Alternative human cell-based models of fatty liver disease

Award Information
Department of Health and Human Services
Award Year:
Phase I
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Small Business Information
P.O. BOX 13888, 3200 CHAPEL HILL-NELSON BLVD., RTP, NC, 27709
Hubzone Owned:
Socially and Economically Disadvantaged:
Woman Owned:
Principal Investigator
 (919) 547-0692
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Phone: (919) 547-0692
Research Institution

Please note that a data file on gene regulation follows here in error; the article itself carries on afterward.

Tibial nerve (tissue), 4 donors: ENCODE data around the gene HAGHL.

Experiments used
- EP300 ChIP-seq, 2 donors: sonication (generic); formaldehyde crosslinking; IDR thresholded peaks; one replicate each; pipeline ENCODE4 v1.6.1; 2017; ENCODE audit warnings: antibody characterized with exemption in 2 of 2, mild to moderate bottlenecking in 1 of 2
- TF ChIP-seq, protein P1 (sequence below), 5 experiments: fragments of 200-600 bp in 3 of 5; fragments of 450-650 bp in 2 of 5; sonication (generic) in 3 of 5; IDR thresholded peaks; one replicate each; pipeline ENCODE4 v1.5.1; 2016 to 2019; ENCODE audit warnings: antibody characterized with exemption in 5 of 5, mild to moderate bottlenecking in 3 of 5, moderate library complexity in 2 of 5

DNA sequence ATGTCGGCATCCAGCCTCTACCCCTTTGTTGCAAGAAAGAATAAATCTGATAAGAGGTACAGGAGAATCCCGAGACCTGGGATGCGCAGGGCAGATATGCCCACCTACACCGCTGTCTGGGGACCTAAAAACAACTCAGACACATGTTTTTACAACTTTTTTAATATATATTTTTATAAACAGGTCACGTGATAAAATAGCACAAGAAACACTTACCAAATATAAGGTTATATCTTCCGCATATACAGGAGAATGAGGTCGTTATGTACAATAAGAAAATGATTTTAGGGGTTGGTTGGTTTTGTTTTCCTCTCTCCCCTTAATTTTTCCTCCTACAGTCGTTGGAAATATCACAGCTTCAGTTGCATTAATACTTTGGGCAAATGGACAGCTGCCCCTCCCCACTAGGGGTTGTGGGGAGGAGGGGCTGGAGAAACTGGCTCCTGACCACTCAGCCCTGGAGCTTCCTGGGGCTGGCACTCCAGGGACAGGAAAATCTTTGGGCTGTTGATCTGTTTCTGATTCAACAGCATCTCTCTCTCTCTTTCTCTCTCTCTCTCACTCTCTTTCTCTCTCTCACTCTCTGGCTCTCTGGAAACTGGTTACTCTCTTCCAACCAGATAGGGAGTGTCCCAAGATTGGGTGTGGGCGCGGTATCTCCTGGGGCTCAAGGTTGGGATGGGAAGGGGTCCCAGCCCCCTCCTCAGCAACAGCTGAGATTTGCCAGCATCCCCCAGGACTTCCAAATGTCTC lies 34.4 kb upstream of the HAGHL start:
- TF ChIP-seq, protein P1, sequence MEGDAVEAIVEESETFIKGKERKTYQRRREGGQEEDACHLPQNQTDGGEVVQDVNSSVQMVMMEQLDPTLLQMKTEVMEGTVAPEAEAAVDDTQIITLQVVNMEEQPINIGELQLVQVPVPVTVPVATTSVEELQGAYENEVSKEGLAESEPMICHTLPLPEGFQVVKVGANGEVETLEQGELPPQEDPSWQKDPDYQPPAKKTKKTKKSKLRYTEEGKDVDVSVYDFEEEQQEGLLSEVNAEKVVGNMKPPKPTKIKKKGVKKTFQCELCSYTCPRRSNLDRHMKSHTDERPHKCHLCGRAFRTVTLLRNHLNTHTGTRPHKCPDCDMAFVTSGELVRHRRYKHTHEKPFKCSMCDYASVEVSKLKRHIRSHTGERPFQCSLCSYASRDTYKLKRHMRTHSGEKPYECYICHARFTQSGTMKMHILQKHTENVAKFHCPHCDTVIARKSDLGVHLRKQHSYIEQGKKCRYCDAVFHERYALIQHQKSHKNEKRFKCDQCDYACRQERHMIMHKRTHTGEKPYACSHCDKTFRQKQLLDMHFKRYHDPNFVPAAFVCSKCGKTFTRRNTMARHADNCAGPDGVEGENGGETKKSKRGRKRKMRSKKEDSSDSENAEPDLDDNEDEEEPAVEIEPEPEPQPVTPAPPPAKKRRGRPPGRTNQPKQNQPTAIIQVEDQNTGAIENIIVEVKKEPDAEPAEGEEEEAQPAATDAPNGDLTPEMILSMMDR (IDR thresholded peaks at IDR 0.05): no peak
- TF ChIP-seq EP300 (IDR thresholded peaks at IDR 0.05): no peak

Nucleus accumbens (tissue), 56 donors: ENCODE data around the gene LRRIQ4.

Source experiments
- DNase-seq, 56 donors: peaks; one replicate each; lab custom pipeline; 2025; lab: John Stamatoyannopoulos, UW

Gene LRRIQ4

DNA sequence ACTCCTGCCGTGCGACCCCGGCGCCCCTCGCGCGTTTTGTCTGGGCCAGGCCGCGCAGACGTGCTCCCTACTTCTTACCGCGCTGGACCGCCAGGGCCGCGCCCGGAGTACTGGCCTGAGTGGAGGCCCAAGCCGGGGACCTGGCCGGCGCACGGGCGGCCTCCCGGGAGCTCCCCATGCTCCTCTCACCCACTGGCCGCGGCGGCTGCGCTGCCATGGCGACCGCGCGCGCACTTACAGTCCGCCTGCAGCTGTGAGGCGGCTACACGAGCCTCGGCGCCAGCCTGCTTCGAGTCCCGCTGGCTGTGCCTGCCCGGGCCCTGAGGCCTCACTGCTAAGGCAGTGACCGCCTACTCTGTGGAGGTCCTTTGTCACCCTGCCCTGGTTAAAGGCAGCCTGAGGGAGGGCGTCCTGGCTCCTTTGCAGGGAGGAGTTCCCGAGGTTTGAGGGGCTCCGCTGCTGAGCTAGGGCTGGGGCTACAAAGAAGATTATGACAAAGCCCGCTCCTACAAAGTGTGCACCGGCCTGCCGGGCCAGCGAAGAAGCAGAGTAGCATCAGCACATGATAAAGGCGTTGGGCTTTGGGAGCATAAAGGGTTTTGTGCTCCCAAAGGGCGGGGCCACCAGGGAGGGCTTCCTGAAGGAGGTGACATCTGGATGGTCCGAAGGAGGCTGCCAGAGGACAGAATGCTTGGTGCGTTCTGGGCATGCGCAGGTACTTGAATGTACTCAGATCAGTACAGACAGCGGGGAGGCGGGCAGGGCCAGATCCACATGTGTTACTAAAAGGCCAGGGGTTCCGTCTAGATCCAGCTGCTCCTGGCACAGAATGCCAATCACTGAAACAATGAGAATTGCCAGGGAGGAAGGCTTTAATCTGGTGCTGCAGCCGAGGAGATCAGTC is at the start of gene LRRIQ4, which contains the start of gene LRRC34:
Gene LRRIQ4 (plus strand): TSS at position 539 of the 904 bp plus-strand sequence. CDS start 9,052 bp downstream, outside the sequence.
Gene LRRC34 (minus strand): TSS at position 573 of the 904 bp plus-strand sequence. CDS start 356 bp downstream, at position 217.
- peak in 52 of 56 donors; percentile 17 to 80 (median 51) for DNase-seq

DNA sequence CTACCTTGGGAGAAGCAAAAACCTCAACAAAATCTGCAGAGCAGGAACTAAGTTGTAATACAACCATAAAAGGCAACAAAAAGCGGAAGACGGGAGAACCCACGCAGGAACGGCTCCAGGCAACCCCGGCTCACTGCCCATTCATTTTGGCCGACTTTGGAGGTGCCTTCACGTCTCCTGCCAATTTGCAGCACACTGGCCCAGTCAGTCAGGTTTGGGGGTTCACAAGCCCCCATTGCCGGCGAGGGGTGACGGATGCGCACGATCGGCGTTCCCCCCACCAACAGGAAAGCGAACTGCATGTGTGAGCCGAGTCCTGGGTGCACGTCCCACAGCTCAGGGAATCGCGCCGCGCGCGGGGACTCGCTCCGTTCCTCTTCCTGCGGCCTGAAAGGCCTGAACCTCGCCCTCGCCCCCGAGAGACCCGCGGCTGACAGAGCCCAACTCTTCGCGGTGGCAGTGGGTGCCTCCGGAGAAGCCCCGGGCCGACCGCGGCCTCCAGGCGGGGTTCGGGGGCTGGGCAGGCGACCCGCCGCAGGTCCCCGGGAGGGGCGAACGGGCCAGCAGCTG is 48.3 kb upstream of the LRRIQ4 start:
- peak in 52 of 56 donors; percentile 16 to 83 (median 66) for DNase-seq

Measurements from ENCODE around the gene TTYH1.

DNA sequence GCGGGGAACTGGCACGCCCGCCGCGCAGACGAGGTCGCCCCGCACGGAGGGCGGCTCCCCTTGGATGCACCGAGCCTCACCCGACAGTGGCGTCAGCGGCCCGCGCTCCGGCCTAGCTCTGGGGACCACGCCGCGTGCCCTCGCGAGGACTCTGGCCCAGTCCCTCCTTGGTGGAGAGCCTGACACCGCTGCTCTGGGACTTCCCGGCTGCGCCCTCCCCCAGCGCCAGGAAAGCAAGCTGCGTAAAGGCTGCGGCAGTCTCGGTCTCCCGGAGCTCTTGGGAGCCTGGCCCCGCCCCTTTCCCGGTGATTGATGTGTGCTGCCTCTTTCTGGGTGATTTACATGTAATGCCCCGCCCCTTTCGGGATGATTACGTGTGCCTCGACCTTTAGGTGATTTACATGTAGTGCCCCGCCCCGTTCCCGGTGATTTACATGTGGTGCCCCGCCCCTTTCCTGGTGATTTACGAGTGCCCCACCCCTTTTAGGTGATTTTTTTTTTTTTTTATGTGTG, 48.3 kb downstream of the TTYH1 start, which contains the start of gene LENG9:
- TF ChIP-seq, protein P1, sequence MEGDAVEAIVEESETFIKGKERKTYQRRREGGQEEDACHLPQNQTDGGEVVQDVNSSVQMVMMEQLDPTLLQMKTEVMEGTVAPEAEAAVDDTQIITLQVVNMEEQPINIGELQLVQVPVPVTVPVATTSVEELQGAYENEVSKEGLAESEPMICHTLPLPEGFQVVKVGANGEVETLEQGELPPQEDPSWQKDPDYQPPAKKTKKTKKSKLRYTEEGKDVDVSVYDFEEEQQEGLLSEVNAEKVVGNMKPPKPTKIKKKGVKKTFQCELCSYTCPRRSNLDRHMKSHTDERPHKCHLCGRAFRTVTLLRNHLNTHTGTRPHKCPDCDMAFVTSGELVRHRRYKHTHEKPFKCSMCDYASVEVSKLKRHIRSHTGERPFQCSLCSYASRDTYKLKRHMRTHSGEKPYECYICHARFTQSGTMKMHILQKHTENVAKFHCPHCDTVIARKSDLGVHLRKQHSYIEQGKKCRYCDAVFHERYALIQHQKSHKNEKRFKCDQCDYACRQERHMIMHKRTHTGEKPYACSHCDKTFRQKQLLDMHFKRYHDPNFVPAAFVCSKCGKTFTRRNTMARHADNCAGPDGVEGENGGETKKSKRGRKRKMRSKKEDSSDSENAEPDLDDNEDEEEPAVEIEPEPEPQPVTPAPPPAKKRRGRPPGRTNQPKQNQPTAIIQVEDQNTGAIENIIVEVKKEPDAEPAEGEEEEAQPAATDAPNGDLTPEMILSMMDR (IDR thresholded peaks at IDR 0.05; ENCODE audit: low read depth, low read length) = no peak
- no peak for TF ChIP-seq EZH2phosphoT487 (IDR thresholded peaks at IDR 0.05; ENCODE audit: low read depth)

DESCRIPTION (provided by applicant): Obesity and Type 2 diabetes affect the lives of millions of people worldwide, add significantly to health-related expenditures, and are seemingly unmanageable health issues, since rates of occurrence are steadily increasing. In parallel with the increasing incidence of obesity and insulin resistance, is the occurrence of non-alcoholic fatty liver disease (NAFLD), a chronic hepatic disorder affecting up to 25% of the general population; including a significant portion of pediatric cases. Several intracellular events leading to NAFLD and progression to non-alcoholic steatohepatitis (NASH) have been identified. However, the exact molecular mechanisms require further investigation, especially in human systems. Primary human hepatocytes are the most physiologically relevant cell-based model for in vitro hepatic function. However, the availability of primary human hepatocytes for cell-based applications is significantly limited. Additional confounding factors for the use of primary human hepatocytes include poor recovery from cryopreservation, rapid loss of functional characteristics, and a short lifespan in culture. Available hepatoma cell lines do not express many of the proteins necessary for the study of hepatocyte function. Additionally, freshly isolated rodent hepatocytes display similar problems as human hepatocytes in culture, and they do not faithfully recapitulate observations in human hepatocytes. In order to address the market demand for relevant human cell-based models of hepatocyte function, we have developed an alternative model based upon the differentiation of adipose tissue derived adult stem cells (ASC) to hepatocyte-like cells. We have obtained significant preliminary data suggesting that the ASC-derived hepatocytes possess many of the characteristics of primary human hepatocytes and are in the process of developing applications of these cells for use in cell therapy and drug development. As an additional alternative model, we will employ a recently developed hepatocyte-like cell line, HepaRG, which is derived from progenitor cells isolated from a human liver tumor. It is the goal of this proposal to provide proof-of-concept for the use of the ASC-derived hepatocytes and/or HepaRG as a model system(s) for NAFLD. PUBLIC HEALTH RELEVANCE: Non-alcoholic fatty liver disease (NAFLD) is a chronic hepatic disorder affecting up to 25% of the general population and can progress to non-alcoholic steatohepatitis (NASH) and liver failure. Current NAFLD models are grossly inadequate due to the limited availability and poor characteristics of human primary hepatocytes in culture. This proposal focuses on the characterization of two alternative human cell-based models for the study of NAFLD in vitro, the development and implementation of which will have a significant and immediate impact on the study of NAFLD in humans.

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